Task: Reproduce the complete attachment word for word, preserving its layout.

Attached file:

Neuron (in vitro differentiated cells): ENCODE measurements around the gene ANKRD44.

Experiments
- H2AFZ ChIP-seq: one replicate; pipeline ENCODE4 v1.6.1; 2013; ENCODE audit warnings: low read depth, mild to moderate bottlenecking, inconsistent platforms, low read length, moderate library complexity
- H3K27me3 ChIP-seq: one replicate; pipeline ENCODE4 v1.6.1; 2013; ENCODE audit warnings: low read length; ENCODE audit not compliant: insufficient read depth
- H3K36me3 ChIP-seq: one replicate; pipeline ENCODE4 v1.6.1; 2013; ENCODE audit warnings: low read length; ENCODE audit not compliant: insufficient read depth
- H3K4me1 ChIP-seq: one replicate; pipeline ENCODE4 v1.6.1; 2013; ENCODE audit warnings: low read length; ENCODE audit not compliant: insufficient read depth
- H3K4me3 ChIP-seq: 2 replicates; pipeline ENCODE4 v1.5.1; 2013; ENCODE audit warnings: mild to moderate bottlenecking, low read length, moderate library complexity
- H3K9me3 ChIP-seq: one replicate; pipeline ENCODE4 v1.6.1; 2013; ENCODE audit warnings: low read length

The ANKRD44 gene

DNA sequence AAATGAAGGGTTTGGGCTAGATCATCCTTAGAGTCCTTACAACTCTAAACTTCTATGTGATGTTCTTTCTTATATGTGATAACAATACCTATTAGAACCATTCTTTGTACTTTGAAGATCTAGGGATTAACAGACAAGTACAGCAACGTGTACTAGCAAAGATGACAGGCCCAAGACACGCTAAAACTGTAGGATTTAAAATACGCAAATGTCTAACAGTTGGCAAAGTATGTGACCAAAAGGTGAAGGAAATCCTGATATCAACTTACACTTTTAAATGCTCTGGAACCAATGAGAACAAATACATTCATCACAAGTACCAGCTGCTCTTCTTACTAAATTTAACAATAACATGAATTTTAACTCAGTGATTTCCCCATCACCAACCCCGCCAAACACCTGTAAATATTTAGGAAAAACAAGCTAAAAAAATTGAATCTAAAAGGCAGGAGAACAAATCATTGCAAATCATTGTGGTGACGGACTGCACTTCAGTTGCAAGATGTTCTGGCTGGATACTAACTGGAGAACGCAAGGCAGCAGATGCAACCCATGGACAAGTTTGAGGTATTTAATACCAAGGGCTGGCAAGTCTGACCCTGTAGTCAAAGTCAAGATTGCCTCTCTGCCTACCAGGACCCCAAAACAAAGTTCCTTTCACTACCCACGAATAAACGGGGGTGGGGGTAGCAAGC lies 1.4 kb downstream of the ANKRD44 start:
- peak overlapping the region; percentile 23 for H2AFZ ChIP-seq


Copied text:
Neuron (in vitro differentiated cells): ENCODE measurements around the gene ANKRD44.

Experiments
- H2AFZ ChIP-seq: one replicate; pipeline ENCODE4 v1.6.1; 2013; ENCODE audit warnings: low read depth, mild to moderate bottlenecking, inconsistent platforms, low read length, moderate library complexity
- H3K27me3 ChIP-seq: one replicate; pipeline ENCODE4 v1.6.1; 2013; ENCODE audit warnings: low read length; ENCODE audit not compliant: insufficient read depth
- H3K36me3 ChIP-seq: one replicate; pipeline ENCODE4 v1.6.1; 2013; ENCODE audit warnings: low read length; ENCODE audit not compliant: insufficient read depth
- H3K4me1 ChIP-seq: one replicate; pipeline ENCODE4 v1.6.1; 2013; ENCODE audit warnings: low read length; ENCODE audit not compliant: insufficient read depth
- H3K4me3 ChIP-seq: 2 replicates; pipeline ENCODE4 v1.5.1; 2013; ENCODE audit warnings: mild to moderate bottlenecking, low read length, moderate library complexity
- H3K9me3 ChIP-seq: one replicate; pipeline ENCODE4 v1.6.1; 2013; ENCODE audit warnings: low read length

The ANKRD44 gene

DNA sequence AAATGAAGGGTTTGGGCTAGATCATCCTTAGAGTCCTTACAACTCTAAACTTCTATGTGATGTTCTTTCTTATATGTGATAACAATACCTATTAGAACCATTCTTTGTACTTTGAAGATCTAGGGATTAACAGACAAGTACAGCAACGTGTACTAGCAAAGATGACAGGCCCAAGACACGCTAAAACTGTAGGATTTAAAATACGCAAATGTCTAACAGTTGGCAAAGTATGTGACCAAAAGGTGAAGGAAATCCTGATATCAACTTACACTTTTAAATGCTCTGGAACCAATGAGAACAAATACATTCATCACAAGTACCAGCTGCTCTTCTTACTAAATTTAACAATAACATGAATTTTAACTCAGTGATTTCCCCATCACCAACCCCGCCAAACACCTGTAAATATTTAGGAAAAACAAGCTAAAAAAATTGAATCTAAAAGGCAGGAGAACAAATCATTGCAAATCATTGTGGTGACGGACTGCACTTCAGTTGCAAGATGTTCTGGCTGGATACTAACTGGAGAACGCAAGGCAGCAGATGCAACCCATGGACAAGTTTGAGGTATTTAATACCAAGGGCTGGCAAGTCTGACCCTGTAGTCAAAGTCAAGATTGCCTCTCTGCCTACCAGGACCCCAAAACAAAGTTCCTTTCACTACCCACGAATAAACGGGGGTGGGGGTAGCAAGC lies 1.4 kb downstream of the ANKRD44 start:
- peak overlapping the region; percentile 23 for H2AFZ ChIP-seq